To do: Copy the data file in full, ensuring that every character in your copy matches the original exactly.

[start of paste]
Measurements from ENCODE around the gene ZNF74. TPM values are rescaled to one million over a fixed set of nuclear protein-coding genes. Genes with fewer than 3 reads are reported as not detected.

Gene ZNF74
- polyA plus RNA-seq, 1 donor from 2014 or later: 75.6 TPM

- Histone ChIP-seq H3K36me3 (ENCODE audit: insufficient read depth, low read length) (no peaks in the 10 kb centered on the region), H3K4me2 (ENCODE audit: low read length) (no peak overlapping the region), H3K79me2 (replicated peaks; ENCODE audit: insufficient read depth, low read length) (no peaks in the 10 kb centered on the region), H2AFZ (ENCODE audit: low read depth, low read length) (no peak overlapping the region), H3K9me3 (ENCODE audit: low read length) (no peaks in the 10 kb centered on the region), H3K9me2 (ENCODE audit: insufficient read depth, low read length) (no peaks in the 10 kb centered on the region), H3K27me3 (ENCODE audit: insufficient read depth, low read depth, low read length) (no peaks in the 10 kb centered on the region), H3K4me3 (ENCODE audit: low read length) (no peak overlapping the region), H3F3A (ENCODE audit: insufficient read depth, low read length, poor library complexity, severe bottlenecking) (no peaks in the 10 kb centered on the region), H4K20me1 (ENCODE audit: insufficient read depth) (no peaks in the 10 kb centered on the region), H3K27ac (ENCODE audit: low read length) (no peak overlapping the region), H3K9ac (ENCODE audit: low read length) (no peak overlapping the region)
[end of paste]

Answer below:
Measurements from ENCODE around the gene ZNF74. TPM values are rescaled to one million over a fixed set of nuclear protein-coding genes. Genes with fewer than 3 reads are reported as not detected.

Gene ZNF74
- polyA plus RNA-seq, 1 donor from 2014 or later: 75.6 TPM

- Histone ChIP-seq H3K36me3 (ENCODE audit: insufficient read depth, low read length) (no peaks in the 10 kb centered on the region), H3K4me2 (ENCODE audit: low read length) (no peak overlapping the region), H3K79me2 (replicated peaks; ENCODE audit: insufficient read depth, low read length) (no peaks in the 10 kb centered on the region), H2AFZ (ENCODE audit: low read depth, low read length) (no peak overlapping the region), H3K9me3 (ENCODE audit: low read length) (no peaks in the 10 kb centered on the region), H3K9me2 (ENCODE audit: insufficient read depth, low read length) (no peaks in the 10 kb centered on the region), H3K27me3 (ENCODE audit: insufficient read depth, low read depth, low read length) (no peaks in the 10 kb centered on the region), H3K4me3 (ENCODE audit: low read length) (no peak overlapping the region), H3F3A (ENCODE audit: insufficient read depth, low read length, poor library complexity, severe bottlenecking) (no peaks in the 10 kb centered on the region), H4K20me1 (ENCODE audit: insufficient read depth) (no peaks in the 10 kb centered on the region), H3K27ac (ENCODE audit: low read length) (no peak overlapping the region), H3K9ac (ENCODE audit: low read length) (no peak overlapping the region)